In 2021, the state started planning for the 988 service with the Legislature approving $7 million for staffing Oregon’s two 988 call centers and about $40 million for community mental health programs including mobile crisis services, which now exist in every county. This session, lawmakers approved $32.4 million more for the 988 system and passed House Bill 2757, which will create a trust to pay for the system in perpetuity. It will be funded by a 40-cent tax on cell phones, landlines and computer phone services starting in January. Gov. Tina Kotek signed the bill on Thursday.
“We really made a strong effort to invest in and build a major infrastructure on the front end and be ready for this,” Holton said.
State officials consider the 988 system a key part of enhanced behavioral health services in Oregon. The money approved this session for 988 was among nearly $180 million in funds approved by the Legislature for residential services, community treatment and overdose prevention efforts. In 2021, the Legislature earmarked $1.3 billion for mental health and addiction services.
“To have a resource such as 988 to help people right now is tremendous, as is Oregon’s historic choice to embrace a broader vision for the future of our 988 crisis system,” said Chris Bouneff, executive director of the Portland-based nonprofit National Alliance on Mental Illness Oregon. “With 988, we finally have a focal point from which to develop the system and resources that will act like the behavioral health care system that people need.”
Those seeking help remain anonymous, and counselors work with the person on a plan of action, which could be as simple as calling a loved one or setting up an appointment with a therapist, Holton said. The state offers behavioral health counseling, with three 45-minute telehealth sessions for free for anyone in English and Spanish.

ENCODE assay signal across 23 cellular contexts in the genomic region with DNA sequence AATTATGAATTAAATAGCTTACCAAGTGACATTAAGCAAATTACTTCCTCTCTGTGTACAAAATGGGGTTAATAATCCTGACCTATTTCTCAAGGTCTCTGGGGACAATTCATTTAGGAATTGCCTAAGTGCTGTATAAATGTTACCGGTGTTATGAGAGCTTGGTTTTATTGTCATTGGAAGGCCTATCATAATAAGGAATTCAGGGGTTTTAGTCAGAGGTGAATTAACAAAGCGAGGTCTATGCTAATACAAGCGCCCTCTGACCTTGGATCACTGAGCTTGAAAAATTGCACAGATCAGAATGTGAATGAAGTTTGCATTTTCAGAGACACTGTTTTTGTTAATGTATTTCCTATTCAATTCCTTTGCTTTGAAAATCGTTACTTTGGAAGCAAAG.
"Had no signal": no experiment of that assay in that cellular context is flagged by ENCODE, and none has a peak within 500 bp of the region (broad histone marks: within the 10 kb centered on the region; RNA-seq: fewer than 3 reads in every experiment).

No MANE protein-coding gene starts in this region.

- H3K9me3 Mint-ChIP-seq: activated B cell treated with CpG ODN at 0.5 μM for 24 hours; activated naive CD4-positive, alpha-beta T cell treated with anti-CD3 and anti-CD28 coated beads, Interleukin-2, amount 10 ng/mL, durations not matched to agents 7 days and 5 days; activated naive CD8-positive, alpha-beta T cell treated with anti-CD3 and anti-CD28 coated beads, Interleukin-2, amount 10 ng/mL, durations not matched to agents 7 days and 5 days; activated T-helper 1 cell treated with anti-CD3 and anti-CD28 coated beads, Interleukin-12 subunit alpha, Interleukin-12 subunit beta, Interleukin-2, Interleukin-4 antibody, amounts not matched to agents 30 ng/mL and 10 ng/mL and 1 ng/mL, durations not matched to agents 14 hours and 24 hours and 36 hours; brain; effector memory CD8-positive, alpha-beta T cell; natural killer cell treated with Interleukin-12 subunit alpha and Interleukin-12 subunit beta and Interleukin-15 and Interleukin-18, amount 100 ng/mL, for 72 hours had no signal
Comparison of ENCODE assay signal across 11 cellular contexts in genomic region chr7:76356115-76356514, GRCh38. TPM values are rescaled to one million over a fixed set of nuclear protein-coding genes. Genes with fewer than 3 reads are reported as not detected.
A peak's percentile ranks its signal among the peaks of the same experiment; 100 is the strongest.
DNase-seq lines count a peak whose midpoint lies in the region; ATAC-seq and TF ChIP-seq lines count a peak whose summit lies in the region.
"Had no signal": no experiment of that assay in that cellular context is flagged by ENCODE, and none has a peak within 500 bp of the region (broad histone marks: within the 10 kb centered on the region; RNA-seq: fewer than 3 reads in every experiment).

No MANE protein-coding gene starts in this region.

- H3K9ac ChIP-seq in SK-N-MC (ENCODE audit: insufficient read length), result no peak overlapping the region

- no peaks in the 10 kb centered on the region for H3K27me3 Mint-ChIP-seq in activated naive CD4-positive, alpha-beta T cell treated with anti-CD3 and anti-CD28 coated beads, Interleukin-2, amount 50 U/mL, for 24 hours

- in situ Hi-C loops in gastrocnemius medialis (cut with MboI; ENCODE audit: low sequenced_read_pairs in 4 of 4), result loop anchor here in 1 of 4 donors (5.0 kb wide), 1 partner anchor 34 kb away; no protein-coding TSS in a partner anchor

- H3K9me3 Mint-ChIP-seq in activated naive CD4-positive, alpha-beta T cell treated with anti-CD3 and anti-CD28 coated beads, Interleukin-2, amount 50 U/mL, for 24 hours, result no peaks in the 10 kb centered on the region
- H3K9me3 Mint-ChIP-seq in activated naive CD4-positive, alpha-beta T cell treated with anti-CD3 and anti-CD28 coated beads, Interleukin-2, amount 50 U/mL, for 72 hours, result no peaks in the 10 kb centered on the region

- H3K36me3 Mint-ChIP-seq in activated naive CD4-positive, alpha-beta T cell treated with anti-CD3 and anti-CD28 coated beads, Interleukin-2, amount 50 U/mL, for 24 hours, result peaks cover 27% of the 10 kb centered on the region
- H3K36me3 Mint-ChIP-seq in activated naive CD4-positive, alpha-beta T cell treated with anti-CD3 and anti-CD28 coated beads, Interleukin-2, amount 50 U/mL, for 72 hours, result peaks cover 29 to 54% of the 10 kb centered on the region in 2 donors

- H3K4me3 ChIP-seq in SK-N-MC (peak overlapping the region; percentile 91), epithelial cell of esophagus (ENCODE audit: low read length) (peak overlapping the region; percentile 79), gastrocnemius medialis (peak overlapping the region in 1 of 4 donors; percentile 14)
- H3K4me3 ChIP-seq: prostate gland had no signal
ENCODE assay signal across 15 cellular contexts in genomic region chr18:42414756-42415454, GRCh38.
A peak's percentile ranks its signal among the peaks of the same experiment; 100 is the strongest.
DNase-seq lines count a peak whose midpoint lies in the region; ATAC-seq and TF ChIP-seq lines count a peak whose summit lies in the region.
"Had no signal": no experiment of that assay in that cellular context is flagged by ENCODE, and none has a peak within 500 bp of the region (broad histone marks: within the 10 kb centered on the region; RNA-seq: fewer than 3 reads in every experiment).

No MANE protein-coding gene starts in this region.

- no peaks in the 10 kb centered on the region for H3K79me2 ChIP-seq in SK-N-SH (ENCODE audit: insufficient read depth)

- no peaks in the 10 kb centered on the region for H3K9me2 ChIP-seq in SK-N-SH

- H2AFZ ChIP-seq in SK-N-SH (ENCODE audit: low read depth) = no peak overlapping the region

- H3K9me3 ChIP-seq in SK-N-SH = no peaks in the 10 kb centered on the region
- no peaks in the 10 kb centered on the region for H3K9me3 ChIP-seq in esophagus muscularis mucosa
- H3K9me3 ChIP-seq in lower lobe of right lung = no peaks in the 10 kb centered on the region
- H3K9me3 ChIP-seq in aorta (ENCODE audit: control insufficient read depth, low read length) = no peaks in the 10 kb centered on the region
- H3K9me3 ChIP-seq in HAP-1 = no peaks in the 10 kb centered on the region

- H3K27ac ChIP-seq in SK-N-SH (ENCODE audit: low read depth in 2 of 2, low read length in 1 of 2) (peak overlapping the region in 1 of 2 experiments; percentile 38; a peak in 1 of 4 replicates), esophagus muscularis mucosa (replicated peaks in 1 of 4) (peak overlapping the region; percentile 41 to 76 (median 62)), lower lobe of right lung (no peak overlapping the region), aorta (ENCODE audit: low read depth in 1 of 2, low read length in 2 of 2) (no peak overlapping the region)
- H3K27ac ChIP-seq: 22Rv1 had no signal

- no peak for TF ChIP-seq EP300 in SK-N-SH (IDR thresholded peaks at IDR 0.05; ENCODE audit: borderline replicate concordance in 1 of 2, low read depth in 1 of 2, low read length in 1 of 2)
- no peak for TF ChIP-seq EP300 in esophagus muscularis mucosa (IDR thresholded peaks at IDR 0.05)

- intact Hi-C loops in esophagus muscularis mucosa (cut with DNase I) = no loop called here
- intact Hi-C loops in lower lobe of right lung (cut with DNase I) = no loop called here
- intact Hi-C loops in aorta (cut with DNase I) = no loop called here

“It’s kind of like an employee assistance plan for everybody,” Holton said. “It’s a great bridge plan.”
Those in need don’t have to wait long for a session, which can help them get through a rough patch before they can see their therapist.
In a small minority of cases — 3% — the call takers have to call emergency services like Project Respond in Multnomah County or CAHOOTS in Eugene to prevent the person from harming themselves or when they request help. About 10% of callers ask for a follow-up, with a counselor checking in with the person in a few days or as needed, Carson, with the health authority, said. And in about 10% of cases, counselors refer the person to other services, such as Child Welfare, food and housing assistance and peer support.
Carson said the top three issues cited by callers are mental health concerns, family/relationship issues and suicide. Although calls ebb and flow, there’s usually an uptick in the spring, though specialists don’t know why.
Lynne Terry has more than 30 years of journalism experience, including a recent stint as editor of The Lund Report, a highly regarded health news site. She reported on health and food safety in her 18 years at The Oregonian, was a senior producer at Oregon Public Broadcasting and Paris correspondent for National Public Radio for nine years.